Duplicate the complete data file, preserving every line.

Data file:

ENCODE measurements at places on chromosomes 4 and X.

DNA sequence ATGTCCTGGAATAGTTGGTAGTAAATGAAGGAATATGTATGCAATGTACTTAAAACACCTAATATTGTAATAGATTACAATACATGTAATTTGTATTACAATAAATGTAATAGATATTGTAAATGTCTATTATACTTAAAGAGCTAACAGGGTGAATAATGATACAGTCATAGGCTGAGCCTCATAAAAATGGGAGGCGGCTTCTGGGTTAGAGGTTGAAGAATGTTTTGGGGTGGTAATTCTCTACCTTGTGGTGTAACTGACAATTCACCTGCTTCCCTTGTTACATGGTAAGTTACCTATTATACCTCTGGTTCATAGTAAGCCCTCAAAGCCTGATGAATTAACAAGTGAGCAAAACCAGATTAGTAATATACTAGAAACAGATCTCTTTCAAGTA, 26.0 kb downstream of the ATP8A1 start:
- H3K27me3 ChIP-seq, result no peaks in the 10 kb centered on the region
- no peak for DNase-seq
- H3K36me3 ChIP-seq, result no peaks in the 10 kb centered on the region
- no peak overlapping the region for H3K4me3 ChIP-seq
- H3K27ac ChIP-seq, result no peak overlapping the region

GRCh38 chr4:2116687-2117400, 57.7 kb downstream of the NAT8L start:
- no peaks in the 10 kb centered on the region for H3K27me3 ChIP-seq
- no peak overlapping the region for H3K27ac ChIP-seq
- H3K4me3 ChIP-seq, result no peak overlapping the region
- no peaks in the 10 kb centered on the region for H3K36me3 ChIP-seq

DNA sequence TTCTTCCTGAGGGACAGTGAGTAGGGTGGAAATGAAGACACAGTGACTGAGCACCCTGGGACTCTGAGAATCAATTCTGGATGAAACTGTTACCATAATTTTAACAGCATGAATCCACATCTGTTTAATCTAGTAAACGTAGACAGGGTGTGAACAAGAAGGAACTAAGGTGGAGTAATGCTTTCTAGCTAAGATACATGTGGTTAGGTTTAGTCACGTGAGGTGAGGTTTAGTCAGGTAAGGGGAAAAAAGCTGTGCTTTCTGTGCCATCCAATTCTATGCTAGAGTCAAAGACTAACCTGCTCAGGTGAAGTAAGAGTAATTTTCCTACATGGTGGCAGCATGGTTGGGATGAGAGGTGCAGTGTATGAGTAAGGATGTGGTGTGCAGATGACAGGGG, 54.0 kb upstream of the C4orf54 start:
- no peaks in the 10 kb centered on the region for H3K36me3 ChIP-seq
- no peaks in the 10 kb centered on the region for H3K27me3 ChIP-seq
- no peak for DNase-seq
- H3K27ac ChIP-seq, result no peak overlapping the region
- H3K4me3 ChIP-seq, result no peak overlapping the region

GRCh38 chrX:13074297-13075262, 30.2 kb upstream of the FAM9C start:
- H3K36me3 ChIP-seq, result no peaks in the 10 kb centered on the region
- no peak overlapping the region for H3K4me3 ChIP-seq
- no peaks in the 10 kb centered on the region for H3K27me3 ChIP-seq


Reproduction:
ENCODE measurements at places on chromosomes 4 and X.

DNA sequence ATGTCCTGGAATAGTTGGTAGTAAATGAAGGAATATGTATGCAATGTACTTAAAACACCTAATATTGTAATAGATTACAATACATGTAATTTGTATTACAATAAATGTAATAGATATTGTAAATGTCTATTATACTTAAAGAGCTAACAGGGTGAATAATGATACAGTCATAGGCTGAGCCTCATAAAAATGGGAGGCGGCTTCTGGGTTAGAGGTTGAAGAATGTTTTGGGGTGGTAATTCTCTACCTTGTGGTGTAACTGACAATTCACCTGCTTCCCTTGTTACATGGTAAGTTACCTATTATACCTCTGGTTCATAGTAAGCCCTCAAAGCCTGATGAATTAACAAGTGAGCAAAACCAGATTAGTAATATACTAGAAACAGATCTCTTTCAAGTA, 26.0 kb downstream of the ATP8A1 start:
- H3K27me3 ChIP-seq, result no peaks in the 10 kb centered on the region
- no peak for DNase-seq
- H3K36me3 ChIP-seq, result no peaks in the 10 kb centered on the region
- no peak overlapping the region for H3K4me3 ChIP-seq
- H3K27ac ChIP-seq, result no peak overlapping the region

GRCh38 chr4:2116687-2117400, 57.7 kb downstream of the NAT8L start:
- no peaks in the 10 kb centered on the region for H3K27me3 ChIP-seq
- no peak overlapping the region for H3K27ac ChIP-seq
- H3K4me3 ChIP-seq, result no peak overlapping the region
- no peaks in the 10 kb centered on the region for H3K36me3 ChIP-seq

DNA sequence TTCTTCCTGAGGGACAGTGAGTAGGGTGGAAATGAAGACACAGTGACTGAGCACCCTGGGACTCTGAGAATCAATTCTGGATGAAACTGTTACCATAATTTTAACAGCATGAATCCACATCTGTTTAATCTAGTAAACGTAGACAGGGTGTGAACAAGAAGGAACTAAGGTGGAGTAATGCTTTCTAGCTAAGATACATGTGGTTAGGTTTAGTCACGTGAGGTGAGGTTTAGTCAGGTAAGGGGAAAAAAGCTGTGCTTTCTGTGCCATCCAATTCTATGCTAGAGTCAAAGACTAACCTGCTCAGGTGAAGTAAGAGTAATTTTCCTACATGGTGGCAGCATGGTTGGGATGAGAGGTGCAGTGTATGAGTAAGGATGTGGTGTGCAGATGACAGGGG, 54.0 kb upstream of the C4orf54 start:
- no peaks in the 10 kb centered on the region for H3K36me3 ChIP-seq
- no peaks in the 10 kb centered on the region for H3K27me3 ChIP-seq
- no peak for DNase-seq
- H3K27ac ChIP-seq, result no peak overlapping the region
- H3K4me3 ChIP-seq, result no peak overlapping the region

GRCh38 chrX:13074297-13075262, 30.2 kb upstream of the FAM9C start:
- H3K36me3 ChIP-seq, result no peaks in the 10 kb centered on the region
- no peak overlapping the region for H3K4me3 ChIP-seq
- no peaks in the 10 kb centered on the region for H3K27me3 ChIP-seq